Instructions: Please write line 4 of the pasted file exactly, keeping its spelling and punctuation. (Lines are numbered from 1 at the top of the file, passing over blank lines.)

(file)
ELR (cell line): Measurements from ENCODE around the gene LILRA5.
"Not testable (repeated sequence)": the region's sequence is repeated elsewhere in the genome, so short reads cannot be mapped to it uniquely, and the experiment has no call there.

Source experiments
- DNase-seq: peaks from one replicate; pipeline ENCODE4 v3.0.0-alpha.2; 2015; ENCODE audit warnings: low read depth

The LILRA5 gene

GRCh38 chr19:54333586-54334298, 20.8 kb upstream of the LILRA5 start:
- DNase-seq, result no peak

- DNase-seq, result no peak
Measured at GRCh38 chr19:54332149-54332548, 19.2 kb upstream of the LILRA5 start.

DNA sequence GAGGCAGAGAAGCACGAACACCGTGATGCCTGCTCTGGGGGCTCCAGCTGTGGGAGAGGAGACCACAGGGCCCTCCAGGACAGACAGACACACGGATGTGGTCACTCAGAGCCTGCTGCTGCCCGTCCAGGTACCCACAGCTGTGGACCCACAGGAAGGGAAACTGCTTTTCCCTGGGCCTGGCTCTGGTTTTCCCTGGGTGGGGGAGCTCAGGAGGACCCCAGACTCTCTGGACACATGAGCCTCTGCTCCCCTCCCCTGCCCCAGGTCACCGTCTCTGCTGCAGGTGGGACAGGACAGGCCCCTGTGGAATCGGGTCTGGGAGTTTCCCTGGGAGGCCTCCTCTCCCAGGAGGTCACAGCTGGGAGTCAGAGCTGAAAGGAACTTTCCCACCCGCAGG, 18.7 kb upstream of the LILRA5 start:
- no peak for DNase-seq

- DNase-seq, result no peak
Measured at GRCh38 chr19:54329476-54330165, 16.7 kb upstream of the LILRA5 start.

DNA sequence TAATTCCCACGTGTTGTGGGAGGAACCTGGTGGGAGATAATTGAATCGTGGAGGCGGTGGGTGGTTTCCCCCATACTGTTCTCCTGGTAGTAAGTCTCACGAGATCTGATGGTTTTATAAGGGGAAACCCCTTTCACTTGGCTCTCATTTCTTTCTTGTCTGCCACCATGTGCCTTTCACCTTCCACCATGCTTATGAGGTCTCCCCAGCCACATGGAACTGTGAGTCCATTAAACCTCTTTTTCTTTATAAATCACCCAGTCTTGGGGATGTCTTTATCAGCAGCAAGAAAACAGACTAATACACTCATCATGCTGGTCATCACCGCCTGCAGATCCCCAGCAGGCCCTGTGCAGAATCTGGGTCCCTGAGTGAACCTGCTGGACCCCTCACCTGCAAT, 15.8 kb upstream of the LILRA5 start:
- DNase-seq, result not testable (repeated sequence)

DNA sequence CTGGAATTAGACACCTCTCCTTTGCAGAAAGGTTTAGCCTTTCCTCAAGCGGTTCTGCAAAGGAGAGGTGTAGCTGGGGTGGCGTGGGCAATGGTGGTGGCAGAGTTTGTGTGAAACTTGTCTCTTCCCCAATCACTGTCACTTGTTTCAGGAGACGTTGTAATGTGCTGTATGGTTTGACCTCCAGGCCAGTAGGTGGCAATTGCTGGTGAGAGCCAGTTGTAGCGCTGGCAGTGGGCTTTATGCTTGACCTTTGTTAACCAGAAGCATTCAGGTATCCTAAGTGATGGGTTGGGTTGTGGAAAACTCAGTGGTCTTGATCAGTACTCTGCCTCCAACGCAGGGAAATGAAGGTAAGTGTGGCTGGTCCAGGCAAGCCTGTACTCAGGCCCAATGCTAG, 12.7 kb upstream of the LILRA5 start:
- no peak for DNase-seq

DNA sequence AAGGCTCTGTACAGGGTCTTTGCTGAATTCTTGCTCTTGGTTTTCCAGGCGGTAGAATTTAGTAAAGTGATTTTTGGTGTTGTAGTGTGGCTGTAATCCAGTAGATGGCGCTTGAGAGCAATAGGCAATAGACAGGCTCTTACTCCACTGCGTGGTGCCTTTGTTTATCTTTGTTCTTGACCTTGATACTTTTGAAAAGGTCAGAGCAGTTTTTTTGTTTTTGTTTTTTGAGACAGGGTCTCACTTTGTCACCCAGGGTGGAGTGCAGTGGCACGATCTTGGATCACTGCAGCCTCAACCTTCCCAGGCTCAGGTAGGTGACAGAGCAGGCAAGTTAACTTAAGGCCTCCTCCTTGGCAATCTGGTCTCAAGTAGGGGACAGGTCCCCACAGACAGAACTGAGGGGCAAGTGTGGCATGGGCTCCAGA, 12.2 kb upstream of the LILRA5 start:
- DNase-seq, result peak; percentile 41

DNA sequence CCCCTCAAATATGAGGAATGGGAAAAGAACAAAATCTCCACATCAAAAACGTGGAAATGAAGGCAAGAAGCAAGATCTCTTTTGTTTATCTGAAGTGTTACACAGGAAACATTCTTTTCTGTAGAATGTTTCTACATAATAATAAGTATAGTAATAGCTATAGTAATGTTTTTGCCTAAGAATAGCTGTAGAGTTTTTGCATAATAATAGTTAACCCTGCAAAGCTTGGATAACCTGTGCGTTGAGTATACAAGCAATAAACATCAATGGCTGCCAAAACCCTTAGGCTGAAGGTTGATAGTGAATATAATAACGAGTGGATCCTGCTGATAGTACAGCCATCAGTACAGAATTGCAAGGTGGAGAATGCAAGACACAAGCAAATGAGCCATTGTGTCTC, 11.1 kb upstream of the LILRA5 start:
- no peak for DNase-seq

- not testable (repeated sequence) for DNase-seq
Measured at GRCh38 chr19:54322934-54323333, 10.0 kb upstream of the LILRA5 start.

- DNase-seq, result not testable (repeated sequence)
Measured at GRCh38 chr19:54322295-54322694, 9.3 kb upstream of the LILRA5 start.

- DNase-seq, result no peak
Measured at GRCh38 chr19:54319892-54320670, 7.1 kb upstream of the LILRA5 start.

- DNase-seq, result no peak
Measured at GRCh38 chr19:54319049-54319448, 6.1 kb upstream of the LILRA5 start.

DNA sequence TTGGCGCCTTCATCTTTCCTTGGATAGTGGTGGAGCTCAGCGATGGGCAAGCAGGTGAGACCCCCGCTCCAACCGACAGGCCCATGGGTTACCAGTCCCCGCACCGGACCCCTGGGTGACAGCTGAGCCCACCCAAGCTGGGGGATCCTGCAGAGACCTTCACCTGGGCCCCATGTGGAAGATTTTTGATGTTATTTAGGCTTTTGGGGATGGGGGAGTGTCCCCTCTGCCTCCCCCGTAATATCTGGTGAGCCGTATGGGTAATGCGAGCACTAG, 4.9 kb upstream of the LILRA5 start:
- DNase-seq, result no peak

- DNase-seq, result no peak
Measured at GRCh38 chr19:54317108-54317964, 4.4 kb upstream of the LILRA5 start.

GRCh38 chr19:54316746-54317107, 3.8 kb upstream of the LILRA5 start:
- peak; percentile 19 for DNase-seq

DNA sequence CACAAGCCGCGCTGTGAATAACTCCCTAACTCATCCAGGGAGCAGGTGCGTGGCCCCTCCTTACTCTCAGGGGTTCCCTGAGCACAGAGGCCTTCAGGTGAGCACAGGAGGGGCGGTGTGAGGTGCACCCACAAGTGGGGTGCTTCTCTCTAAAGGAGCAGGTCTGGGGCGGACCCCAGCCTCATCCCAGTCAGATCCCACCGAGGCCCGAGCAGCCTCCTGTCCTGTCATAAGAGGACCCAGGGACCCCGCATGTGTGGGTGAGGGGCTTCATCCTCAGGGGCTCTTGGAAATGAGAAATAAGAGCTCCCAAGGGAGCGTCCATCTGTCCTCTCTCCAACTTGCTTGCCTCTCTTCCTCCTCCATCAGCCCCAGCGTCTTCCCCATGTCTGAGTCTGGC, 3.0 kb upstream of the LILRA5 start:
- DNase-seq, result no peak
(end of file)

- DNase-seq: peaks from one replicate; pipeline ENCODE4 v3.0.0-alpha.2; 2015; ENCODE audit warnings: low read depth